When I arrived in my mother’s hospital room on December 18, 2003, I knew time was of the essence. I made the most of it by staying at her beside, and preparing her to transition from this earthly life. I focused on releasing her and assuring her that I would be all right. I knew that was her major concern, being her only child. I could feel her sorrow, look into her eyes, and see the pain wrought from the thought of leaving me behind and naturally alone; yet knowing I would not be alone.
On December 26, 2003, she went to sleep. Her transition from this life to her new life in paradise changed my life forever. This is the greatest pain I have ever experienced. Yes, greater than childbirth.
When death’s painful arrows pierced my soul, they forced me to seek relief. I had to learn how to grieve with hope. In retrospect, I learned from the life of faith, hope and love my mother had lived before me. I remembered that for ten years she had lived with hopeful grief. This same hope brought her through two major surgeries and months of chemotherapy. This same hope empowered her to live life to the fullest in spite of her prognosis. Witnessing my mother’s faith and hope in Jesus Christ until the end assured me of her eternal life, and increased my trust in a Sovereign God. For the first time, I literally experienced the sufficiency of God’s grace in my weakness.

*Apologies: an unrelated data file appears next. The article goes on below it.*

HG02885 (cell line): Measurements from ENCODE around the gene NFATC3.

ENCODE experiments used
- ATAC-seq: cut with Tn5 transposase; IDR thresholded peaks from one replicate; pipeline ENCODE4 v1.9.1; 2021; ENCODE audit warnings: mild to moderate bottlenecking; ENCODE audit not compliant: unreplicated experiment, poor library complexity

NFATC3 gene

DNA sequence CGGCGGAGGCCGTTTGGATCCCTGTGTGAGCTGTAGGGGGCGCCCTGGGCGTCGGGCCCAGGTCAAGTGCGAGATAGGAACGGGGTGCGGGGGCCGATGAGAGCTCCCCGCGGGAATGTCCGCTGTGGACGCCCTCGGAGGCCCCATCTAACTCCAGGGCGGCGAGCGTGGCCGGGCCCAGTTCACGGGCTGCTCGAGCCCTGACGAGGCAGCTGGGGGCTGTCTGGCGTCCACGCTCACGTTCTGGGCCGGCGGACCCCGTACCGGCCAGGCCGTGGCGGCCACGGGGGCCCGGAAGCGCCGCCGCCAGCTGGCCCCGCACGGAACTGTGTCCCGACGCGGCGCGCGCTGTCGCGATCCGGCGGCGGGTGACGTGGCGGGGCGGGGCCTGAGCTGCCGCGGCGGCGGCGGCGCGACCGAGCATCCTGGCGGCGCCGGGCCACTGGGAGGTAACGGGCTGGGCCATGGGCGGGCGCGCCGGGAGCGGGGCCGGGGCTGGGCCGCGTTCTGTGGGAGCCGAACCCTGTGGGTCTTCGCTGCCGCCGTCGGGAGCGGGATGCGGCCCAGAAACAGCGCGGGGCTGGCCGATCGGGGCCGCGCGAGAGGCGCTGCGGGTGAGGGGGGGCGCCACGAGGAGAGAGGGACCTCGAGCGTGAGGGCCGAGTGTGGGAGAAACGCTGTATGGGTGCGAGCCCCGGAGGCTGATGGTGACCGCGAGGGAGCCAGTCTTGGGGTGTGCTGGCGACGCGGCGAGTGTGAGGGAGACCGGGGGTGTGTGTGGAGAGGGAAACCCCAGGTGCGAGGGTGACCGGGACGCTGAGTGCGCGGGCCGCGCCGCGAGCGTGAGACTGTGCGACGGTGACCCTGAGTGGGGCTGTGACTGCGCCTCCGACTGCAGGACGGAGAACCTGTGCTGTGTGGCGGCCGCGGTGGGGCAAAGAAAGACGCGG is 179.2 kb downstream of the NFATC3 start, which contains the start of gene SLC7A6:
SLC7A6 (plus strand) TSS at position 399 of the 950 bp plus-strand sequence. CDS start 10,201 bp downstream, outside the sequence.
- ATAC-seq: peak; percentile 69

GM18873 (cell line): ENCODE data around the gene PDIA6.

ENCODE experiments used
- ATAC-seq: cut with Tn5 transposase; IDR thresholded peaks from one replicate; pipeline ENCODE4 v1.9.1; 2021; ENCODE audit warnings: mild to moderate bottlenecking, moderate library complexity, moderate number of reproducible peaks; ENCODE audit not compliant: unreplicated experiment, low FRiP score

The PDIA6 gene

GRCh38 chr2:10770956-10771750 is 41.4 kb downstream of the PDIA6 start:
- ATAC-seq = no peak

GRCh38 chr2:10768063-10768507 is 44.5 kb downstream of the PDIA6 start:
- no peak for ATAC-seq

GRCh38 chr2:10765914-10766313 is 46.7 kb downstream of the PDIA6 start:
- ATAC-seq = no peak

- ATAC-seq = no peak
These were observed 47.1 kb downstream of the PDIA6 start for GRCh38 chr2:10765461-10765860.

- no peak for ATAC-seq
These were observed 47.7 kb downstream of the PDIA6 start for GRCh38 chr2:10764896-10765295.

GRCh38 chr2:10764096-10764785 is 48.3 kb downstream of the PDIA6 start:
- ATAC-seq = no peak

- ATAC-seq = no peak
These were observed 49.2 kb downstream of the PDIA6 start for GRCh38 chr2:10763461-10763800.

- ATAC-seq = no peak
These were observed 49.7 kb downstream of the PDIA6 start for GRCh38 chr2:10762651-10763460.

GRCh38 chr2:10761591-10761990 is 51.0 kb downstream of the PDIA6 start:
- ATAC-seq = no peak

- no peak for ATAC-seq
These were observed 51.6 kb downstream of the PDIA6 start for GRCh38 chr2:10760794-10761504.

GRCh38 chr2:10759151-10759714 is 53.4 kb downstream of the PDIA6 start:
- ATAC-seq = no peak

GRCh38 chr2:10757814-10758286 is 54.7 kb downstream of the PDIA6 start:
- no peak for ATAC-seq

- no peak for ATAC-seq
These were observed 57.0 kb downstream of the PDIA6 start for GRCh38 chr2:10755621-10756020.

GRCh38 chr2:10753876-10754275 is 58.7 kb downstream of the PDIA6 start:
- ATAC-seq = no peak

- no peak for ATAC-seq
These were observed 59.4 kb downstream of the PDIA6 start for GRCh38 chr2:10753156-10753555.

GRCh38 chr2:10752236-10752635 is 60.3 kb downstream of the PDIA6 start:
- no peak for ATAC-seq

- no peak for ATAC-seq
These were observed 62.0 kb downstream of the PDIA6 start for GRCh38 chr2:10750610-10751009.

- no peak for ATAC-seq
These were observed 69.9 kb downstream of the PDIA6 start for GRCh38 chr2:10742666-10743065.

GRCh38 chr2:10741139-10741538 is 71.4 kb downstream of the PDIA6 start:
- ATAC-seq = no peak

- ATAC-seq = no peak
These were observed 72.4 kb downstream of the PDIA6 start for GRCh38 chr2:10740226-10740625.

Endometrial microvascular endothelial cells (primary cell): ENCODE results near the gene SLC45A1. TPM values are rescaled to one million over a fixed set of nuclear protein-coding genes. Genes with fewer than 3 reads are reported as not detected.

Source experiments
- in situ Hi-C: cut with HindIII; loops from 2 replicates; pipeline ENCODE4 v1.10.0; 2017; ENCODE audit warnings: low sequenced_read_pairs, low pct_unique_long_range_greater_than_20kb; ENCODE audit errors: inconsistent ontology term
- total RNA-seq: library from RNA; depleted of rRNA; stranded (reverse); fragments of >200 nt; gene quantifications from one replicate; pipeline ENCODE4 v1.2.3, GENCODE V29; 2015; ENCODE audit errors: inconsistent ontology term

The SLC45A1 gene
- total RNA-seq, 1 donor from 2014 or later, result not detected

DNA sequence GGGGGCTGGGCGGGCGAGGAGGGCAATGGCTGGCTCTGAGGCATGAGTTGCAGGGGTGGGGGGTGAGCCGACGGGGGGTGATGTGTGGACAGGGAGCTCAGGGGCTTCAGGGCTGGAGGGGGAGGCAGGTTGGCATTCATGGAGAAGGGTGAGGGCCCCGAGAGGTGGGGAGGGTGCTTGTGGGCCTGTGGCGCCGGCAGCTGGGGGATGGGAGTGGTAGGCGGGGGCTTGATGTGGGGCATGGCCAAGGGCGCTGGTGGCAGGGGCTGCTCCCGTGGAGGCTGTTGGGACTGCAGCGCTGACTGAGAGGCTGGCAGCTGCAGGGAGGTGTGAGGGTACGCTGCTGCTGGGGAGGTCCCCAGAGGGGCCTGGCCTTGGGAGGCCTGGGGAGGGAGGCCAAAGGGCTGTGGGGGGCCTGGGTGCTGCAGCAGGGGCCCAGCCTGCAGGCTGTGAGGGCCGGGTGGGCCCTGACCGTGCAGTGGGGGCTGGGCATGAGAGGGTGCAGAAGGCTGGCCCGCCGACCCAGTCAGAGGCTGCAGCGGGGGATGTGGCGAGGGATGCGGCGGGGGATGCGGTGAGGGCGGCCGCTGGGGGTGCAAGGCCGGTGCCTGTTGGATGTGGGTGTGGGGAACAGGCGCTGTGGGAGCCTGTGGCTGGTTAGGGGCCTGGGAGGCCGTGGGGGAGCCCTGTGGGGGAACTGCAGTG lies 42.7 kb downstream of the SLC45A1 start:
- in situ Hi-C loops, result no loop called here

Experiencing the pain caused by the death of loved ones is great, but it is the hope of eternal life that makes the difference. When facing death, hope can be the bridge that makes crossing over to the other side a more peaceful process.
Three years or five years, who is to say? Only by the grace of God, the grieving process ends. Yet, for me, I still feel the pain of separation. Nevertheless, I have learned pain management through Word medication.
Destination points: Death is one of the most painful realities of life. How do believers grieve differently from nonbelievers at the death of a loved one? What place does hope has in the face of death? When does the pain of separation and the grieving process end?
Bottom line: God will comfort and strengthen his people in times of sorrow.